Home - Regeneration

The only secure way to store data over deep time is in intergenerational relationships embedded in meaningful landscapes. We understand that digital information decays and is impossible to store for more than a few decades, so we hybridise our relational technologies for everyday use in order to keep humans in the loop in the project of long-term knowledge retention. For example, we continue our widely-acclaimed research in Aboriginal memorisation techniques, which utilise local landscapes to embed narrative, symbolic, relational and linguistic mnemonics for learners to utilise in their studies in any discipline. Ultimately this also produces a profound sense of connectedness with the landscape and community, while also improving outcomes in education and training.

“Landlessness” project

With escalating numbers of unhoused people, refugees, disaster survivors and itinerant populations, we think we have more than a homelessness problem – we have a landlessness problem. We hope to explore this deeply over the next decade, applying Indigenous Knowledge solutions and drawing upon the unique skillsets and experiences of our itinerant communities to design mobile, self-organising communities on seasonal estates. These will be movable villages that cycle through half-a-dozen locations on a large property every year, caring for the land, harvesting, burning and regenerating in a way that is not just ‘rewilding’ ecological zones, but actually reinserting humans back into their correct ecological niche as a custodial species.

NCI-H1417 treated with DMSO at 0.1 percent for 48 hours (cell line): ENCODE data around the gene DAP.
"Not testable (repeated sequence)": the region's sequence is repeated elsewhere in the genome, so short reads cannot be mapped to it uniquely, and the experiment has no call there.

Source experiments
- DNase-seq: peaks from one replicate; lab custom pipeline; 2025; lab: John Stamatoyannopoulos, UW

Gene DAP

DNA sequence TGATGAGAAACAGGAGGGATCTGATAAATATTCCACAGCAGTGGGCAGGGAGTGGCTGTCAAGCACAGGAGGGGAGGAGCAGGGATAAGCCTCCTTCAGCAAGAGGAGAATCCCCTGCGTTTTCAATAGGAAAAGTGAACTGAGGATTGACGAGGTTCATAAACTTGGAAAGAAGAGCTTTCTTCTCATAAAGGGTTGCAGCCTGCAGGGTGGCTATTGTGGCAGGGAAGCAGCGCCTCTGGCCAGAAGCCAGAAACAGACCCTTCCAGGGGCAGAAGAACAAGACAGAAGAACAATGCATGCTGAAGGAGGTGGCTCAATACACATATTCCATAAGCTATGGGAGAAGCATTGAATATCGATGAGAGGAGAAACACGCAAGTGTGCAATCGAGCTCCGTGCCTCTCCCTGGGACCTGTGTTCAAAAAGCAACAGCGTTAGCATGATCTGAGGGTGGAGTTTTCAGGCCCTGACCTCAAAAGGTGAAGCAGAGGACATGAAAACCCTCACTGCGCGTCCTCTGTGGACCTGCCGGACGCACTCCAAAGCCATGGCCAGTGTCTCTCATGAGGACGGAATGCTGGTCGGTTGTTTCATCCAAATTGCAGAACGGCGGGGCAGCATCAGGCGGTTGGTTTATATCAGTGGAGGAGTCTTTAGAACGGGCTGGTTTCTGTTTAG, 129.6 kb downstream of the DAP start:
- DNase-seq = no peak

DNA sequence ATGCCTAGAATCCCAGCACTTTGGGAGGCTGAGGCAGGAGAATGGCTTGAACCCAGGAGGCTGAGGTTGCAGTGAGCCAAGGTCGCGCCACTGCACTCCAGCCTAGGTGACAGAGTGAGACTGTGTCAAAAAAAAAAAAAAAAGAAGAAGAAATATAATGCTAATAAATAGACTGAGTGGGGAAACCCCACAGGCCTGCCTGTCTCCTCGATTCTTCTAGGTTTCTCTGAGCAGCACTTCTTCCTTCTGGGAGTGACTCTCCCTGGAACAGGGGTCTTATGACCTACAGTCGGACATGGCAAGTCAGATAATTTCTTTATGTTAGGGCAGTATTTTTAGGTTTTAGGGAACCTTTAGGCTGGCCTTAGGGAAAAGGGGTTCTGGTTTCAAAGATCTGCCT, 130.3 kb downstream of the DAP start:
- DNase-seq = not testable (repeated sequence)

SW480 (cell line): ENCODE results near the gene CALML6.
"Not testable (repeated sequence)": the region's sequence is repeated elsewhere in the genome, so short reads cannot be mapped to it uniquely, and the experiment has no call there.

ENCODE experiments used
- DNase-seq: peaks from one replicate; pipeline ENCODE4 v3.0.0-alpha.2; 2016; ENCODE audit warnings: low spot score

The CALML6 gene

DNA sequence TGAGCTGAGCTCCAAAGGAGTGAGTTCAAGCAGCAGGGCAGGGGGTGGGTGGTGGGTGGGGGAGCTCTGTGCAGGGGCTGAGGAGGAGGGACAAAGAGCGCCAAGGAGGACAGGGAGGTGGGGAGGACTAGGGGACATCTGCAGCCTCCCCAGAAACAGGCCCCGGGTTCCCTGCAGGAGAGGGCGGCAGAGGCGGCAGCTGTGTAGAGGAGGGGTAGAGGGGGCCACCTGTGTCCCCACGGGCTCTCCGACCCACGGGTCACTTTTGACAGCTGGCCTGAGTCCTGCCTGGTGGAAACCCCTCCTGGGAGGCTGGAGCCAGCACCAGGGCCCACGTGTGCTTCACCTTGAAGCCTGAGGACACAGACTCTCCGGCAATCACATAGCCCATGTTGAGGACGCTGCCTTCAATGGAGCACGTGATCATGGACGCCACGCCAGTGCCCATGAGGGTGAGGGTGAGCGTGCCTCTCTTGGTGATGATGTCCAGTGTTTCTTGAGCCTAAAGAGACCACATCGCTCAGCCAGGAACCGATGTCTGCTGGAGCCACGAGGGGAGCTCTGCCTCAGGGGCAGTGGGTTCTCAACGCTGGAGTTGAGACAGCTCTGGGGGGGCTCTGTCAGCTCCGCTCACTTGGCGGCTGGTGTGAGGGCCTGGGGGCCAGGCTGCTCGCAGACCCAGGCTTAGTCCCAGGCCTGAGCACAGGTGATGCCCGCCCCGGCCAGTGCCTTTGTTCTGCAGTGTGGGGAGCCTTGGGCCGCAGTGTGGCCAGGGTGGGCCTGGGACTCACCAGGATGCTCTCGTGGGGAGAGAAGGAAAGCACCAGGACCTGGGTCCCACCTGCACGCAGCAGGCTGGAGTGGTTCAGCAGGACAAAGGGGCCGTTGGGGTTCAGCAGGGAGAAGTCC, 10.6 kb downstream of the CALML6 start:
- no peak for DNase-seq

We know that the land gives us everything we need when we are in right relation with it – from nutrition to calendars to meaning-making to wellness and learning. In this way, landlessness is a problem for many people, including those who are lucky enough to hold real estate.
The scope of the study will include designing micro-economies, governance models, food systems, mental health, intentional community design, technologies and built environments. We hope to complete at least one trial community after five years. This is the project that ties all of our other research together. We have identified that this kind of community is of little importance or value today, but will become very important in the next few decades as large sedentary settlements on a vulnerable coastline become increasingly unviable. We propose a large-scale spreading out of such communities in the centuries ahead as a way of mitigating problems such as climate change, systems collapse, economic contraction and ecological damage.

Chapter 12_IKS as a Pathway to Regenerative Cities_Chels n Jason_cl (3).pdf

Regenerative Songlines Australia is working to create a continent-wide network, that connects regenerative projects and practitioners


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